The Committee released its Report and proposed Personal Data Protection Bill in July, 2018. The Draft was open for comments from the public till October 10, 2018. The panel of the committee has identified 50 statue may overlap this bill. The Aadhaar Act needs to be amended to bolster data protection and committee has suggested some other amendments also.
Provisions similar to Europe Union General Data Protection Bill:
This bill has borrowed most of the provisions from the Europe Union’s General Data Protection Regulation (GDPR), the provisions like following are borrowed:
- Penalty of upto 4% of annual revenues;
- Right to be forgotten;
- Appointment of data protection officers by companies;
- Privacy by design, which calls for inclusion of data protection while designing tech;
- Users’ right to port their data to another company;
Provision under Personal Data Protection Bill, 2018
- Types of personal data under the Personal Data Protection bill 2018:
1. Sensitive personal data: Sensitive data is included in the act. It is the kind of data which includes passwords, health data, financial data, sex-life, genetic data, bio-metric data, transgender status, caste or tribe, religious or political beliefs.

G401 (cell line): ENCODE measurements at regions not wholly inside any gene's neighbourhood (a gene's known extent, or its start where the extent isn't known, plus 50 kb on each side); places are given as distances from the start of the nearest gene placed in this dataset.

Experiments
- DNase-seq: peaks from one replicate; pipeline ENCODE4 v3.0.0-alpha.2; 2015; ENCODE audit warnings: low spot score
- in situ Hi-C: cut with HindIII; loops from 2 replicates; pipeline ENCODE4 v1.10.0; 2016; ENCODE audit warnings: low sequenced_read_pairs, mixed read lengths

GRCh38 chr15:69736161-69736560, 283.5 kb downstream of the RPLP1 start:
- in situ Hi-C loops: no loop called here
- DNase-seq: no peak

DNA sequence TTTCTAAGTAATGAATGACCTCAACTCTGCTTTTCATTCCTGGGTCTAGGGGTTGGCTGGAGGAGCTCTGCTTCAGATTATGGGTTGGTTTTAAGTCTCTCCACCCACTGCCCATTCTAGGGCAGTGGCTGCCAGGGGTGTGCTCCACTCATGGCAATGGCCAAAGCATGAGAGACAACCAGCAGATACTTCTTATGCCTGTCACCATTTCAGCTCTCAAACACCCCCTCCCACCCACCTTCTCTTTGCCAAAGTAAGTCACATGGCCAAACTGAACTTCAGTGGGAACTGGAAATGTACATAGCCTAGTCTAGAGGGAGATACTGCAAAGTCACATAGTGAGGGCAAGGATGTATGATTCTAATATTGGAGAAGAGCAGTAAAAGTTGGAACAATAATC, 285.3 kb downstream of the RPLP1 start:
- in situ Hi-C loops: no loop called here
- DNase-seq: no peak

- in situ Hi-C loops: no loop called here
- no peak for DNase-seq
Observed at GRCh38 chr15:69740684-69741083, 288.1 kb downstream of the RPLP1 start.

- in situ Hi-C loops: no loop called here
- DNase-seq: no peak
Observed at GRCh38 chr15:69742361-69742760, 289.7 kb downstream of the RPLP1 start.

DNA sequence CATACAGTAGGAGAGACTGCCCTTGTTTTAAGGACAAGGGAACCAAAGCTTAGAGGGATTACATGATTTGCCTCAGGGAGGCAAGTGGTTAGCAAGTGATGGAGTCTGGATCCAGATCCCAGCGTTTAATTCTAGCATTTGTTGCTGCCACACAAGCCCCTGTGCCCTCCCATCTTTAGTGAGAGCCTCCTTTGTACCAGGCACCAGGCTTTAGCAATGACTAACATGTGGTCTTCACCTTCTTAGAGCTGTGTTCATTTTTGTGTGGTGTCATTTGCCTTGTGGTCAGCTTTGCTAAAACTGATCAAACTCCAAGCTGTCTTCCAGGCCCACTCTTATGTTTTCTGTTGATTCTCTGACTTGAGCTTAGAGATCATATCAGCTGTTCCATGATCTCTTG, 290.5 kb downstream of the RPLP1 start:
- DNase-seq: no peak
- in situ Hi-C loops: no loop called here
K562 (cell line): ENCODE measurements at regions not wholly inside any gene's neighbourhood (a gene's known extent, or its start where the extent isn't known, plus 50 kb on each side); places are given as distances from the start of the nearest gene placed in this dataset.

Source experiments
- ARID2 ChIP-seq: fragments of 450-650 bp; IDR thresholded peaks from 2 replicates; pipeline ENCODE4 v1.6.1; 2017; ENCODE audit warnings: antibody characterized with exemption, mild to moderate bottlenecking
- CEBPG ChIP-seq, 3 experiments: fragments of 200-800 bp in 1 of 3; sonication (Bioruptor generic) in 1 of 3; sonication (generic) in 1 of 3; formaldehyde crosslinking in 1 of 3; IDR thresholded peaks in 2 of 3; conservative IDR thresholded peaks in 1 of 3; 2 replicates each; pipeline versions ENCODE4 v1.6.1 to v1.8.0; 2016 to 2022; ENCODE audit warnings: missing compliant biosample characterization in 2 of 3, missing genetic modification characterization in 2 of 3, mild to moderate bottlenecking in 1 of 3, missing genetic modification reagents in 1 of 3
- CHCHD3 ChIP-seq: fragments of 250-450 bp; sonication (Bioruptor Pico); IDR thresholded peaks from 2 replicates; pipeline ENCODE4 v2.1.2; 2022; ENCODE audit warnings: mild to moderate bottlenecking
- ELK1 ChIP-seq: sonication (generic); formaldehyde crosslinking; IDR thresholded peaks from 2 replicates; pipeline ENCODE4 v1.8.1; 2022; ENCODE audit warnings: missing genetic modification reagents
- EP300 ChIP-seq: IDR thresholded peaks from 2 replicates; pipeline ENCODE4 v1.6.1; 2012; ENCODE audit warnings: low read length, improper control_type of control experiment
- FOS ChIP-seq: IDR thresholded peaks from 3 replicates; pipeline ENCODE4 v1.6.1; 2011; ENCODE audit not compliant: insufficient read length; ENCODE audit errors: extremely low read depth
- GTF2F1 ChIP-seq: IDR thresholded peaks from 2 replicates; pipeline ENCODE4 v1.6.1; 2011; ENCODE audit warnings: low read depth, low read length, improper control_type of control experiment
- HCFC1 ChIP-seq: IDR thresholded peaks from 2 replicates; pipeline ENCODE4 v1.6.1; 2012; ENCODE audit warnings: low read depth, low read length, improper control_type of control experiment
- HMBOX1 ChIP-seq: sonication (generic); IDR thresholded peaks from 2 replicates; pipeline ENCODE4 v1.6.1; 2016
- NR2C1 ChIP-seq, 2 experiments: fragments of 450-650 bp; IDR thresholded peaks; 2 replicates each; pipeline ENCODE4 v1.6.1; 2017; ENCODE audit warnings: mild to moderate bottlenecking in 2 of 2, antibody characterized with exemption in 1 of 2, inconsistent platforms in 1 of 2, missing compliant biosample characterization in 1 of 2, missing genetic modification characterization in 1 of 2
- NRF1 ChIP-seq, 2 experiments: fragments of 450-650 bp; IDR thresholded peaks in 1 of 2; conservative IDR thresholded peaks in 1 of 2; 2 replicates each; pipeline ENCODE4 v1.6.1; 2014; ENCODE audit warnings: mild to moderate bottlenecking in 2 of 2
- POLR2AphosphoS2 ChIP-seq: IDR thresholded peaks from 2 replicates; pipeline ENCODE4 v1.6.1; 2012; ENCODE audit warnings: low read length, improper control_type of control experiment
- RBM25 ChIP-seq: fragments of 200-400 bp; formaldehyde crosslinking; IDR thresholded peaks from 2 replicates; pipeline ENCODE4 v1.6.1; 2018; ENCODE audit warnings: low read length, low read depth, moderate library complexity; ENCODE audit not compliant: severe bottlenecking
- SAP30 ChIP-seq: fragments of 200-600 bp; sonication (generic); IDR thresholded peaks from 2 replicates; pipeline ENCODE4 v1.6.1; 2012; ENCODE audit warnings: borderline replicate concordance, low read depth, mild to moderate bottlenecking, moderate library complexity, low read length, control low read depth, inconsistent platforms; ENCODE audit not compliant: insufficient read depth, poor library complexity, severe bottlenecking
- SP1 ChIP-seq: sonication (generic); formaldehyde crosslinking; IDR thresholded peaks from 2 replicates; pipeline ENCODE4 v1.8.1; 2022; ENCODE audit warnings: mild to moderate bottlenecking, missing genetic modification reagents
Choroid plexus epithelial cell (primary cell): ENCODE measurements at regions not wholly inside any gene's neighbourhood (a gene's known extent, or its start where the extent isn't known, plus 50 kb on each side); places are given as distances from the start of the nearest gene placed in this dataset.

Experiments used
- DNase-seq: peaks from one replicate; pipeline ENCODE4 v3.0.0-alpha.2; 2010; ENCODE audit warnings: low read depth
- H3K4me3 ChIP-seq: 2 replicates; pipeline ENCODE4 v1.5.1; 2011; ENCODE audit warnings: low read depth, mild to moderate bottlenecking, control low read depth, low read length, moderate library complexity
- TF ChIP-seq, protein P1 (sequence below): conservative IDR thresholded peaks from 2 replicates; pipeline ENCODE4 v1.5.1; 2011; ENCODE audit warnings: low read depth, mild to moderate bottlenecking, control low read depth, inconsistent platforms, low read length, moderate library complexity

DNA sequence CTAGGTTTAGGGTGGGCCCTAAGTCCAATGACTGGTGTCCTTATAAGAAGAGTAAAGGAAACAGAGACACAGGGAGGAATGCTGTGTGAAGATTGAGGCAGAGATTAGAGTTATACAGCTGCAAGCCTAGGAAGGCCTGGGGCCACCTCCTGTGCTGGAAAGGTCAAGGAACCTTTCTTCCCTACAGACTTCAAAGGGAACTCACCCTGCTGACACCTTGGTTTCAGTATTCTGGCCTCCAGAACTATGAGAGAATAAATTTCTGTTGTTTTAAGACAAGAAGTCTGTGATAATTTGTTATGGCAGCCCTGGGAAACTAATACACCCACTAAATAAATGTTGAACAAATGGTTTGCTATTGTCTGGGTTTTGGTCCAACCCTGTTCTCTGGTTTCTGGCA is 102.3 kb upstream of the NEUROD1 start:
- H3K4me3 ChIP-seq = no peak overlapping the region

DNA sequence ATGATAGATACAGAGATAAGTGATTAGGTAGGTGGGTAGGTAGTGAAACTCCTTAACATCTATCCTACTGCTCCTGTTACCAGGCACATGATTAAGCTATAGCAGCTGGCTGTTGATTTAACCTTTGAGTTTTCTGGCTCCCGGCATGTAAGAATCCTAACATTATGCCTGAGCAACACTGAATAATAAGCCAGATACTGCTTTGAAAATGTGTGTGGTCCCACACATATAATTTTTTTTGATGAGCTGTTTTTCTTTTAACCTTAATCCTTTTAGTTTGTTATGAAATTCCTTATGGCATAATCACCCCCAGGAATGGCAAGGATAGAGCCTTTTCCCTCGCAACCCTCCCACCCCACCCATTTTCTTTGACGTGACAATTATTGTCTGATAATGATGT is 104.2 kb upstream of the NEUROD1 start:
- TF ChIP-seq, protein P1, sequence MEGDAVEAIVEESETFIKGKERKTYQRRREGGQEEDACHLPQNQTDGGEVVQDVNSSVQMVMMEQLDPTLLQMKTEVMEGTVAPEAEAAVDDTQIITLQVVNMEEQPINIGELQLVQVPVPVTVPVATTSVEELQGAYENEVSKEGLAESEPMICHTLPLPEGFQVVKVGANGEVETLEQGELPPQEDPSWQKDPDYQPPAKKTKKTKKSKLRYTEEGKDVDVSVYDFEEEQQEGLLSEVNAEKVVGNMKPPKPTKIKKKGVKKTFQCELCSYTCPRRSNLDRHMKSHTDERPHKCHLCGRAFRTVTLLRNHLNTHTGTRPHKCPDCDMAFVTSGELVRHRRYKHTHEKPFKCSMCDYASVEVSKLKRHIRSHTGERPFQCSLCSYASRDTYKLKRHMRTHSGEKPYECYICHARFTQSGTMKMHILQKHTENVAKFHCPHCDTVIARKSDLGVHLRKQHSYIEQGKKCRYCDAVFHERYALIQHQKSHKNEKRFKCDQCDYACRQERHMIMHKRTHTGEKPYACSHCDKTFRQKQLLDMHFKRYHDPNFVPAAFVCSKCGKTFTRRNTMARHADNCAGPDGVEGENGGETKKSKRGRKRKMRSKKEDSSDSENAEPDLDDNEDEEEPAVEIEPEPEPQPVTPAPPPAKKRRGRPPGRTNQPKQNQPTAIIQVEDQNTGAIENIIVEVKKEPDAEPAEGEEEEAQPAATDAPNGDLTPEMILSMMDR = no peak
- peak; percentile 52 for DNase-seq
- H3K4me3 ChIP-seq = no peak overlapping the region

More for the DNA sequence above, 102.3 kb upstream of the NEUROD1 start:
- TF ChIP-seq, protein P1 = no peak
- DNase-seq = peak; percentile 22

The bill says that sensitive personal data shall be stored in India by the company using it but such data can be processed outside India with the consent of the Individual.
2. Critical personal data: It is the kind of that which is very critical for any individual. It is the data which is very important for the individual like personal Identity proof details (aadhaar detail), bank account number etc.
The bill says that such kind of data shall be stored and processed only in the server or centre which are located in India. Also, the bill says any violation of this can cost penalty of Rs. 5 crore or 2% of global turnover of the company.
- Right to forgotten: The bill also includes within its ambit “Right to forgotten”. This is the personal right given to the individual. As per this right, if individual share his data with any company or on online platform then he can avail this right and all the information shared by him will be prevented from being shared or disclosed or process to any third party.
- Data Protection Authority of India (DPA): The draft bill also talks about establishment of Data Protection Authority of India (DPA). The authority as per the act will be an independent regulatory authority responsible for the enforcement and effective implementation of the law.
What it means for consumers?
1. Data can be processed or shared by any entity only after consent.
2. Safeguards including penalties, introduced to prevent misuse of personal data.
3. All data to be categorized under three heads- general, sensitive and critical data.
What Companies have to do?
1. Social media firms to formulate a voluntary verification process for users.
2. Sharing data without consent will entail a fine of Rs. 15 crore or 4% of global turnover.
3. Data breach will entail a fine of Rs. 5 crore or 2% of global turnover.